A wide variety of applications can use a blockchain transaction database. Existing barriers to wide acceptance of blockchain (e.g., culture, complexity, energy use), will likely be addressed over time. While blockchain’s well-publicized roots come from currency and finance, it is already making an impact in many industries, including:
- Supply Chain Management: When combined with properly validated business practices, blockchain provides an auditable method to document supply chains. For example, it has been used to ensure conflict-free diamonds,2 protect against counterfeiting manufacturing in IoT,3 and reliably track a product’s materials and manufacturing from source to delivery to promote ethical practices.4
- Smart Contracts: Smart contracts offer speed, efficiency, and security by building the terms of the agreement into blockchain transactions. Within the blockchain application, all terms and conditions of a contract for goods or services can be efficiently listed, amended, and agreed upon without the need for physical documents and signatures or for using potentially insecure methods of communication. Smart contracts can also eliminate complex and expensive services of a third-party intermediary for major transactions—such as real estate purchases or new auto loans.
- Heath/Medical Records: Blockchain has the potential to standardize secure electronic medical record sharing across providers in a less burdensome way than previous approaches.5 It offers the ability to create a decentralized record management system that reduces the need for another organization between the patient and the records to manage access. Blockchain-enabled healthcare applications offer potential benefits such as instantly verifying the authenticity of prescriptions or automatically identifying potential adverse drug interactions.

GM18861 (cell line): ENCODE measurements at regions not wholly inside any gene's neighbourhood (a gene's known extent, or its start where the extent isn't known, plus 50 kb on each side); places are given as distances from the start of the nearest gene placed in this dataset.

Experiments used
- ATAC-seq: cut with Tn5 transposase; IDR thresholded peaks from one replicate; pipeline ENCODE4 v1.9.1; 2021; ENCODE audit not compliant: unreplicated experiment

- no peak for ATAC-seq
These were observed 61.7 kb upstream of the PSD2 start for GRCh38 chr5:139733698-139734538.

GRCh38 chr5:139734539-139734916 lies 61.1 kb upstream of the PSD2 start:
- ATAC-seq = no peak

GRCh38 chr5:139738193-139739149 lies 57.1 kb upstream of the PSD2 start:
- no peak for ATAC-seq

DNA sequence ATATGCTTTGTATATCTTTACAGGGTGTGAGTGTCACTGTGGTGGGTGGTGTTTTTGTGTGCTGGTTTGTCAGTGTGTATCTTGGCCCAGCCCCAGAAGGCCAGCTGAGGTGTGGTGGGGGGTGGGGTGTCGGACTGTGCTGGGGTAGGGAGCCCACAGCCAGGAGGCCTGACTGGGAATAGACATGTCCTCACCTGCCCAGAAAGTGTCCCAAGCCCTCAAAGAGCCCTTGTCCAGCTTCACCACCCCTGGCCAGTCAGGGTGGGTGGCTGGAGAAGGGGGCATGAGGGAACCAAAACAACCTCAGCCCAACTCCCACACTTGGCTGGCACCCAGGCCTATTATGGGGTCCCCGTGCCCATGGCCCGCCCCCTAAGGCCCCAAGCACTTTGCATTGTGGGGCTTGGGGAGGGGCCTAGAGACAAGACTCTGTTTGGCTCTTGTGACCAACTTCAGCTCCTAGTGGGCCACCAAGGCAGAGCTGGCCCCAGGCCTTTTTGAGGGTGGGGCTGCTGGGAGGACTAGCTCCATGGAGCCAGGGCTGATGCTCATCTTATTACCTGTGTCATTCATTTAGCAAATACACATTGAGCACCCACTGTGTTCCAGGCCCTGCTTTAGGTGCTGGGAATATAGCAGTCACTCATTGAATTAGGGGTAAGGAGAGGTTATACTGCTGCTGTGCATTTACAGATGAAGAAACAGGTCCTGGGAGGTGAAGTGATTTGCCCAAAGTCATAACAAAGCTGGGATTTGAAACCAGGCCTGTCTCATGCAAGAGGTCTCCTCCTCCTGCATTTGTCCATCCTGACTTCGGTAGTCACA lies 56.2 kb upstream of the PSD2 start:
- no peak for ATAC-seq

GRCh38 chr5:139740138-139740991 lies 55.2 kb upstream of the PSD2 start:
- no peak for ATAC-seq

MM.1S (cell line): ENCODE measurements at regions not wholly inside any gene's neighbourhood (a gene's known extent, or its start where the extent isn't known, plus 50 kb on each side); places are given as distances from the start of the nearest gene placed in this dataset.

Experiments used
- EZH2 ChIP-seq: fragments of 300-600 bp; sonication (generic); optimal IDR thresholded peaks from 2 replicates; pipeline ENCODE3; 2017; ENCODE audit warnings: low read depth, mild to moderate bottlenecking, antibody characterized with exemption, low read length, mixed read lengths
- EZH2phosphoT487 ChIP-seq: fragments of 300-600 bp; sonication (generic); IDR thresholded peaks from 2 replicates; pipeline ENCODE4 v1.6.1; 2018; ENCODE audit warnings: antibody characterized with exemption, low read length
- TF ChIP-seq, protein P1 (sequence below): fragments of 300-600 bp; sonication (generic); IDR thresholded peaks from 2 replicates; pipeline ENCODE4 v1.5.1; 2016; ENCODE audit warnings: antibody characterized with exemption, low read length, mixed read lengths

- Governmental Services: National identity management systems, taxes/internal revenue monitoring, voting, and land management are just a few examples in which a blockchain ecosystem could be leveraged by public authorities. The State of Illinois, for example, recently launched a birth registry and identification system trial.6 The African nation of Ghana has also enabled land registration based on blockchain technology.7
Blockchain is poised to benefit many industries, including:
Processing Performance, Efficiency and Security
While the promises of blockchain are great, its algorithms can require significant amounts of compute performance and power from both central processing units (CPUs) and graphics processing units (GPUs)—both in terms of processing bandwidth and the energy consumed to perform operations. Therefore, implementing blockchain applications on a mass scale using current technologies is challenging.
To unleash the potential of blockchain, AMD is developing new processing solutions—designs that can simultaneously deliver more compute performance while consuming less energy. For instance, AMD brings the industry's first high-performance 7nm computing and graphics processors.8
The Power and Freedom to Go Further
Blockchain’s impact is rapidly expanding across a wide swath of industries and applications. While it is still at a formative stage, the technology’s enormous potential shows substantial and unique value.
AMD is currently working with ecosystem partners to bring the transformative potential of blockchain to consumers, new markets, governments and others in a variety of applications.
For more information, please visit AMD and Blockchain Technology
For more information on our products or services, please visit www.amd.com
- Three Things CIOs Need to Know About the Blockchain Business Value Forecast,” Gartner, August 2, 2017.
- The Diamond Industry Is Obsessed With the Blockchain,” Fortune, September 12, 2017.
- Blockchain and the Internet of Things will be used to combat with the counterfeiting of brands,” Bit News, August 24, 2018.
- “From Farm To Finished Garment: Blockchain Is Aiding This Fashion Collection With Transparency,” Forbes, May 10, 2017.
- “Exploring the Use of Blockchain for EHRs, Healthcare Big Data,” Health IT Analytics, Feb 5, 2018.
- “Illinois Launches Blockchain Pilot to Digitize Birth Certificates,“ Coindesk, September 1, 2017
- “Ghana Looks To IBM For Blockchain-Based Land Administration,” ETHNews, July 11, 2018
- “AMD CTO: 'We Went All In' On 7nm CPUs,” CRN, August 23, 2018.